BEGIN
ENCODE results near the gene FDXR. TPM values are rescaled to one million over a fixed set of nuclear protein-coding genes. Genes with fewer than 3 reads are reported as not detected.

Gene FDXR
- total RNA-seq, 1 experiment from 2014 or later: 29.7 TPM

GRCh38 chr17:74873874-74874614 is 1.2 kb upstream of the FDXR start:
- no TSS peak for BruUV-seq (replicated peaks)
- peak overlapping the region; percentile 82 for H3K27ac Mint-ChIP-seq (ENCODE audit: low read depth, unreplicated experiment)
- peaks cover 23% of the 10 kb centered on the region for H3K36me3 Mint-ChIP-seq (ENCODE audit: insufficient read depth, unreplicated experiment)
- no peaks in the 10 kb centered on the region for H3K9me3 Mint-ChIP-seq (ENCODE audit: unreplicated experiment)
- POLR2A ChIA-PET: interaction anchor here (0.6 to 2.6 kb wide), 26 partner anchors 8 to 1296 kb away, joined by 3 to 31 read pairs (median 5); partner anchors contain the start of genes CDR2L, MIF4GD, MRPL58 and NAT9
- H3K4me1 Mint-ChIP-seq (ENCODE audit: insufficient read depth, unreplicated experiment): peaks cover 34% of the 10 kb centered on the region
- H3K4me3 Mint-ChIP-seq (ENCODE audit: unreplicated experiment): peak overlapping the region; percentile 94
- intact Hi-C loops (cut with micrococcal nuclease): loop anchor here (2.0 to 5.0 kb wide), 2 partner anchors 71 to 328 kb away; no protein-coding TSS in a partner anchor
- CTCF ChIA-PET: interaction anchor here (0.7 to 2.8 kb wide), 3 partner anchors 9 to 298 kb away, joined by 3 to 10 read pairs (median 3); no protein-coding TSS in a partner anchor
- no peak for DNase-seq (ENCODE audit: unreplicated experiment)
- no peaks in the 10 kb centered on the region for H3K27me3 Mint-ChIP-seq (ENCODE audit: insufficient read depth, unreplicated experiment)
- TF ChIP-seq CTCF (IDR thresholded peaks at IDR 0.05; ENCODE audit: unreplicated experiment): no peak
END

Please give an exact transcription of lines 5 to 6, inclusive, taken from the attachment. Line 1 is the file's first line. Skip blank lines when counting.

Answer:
- no TSS peak for BruUV-seq (replicated peaks)
- peak overlapping the region; percentile 82 for H3K27ac Mint-ChIP-seq (ENCODE audit: low read depth, unreplicated experiment)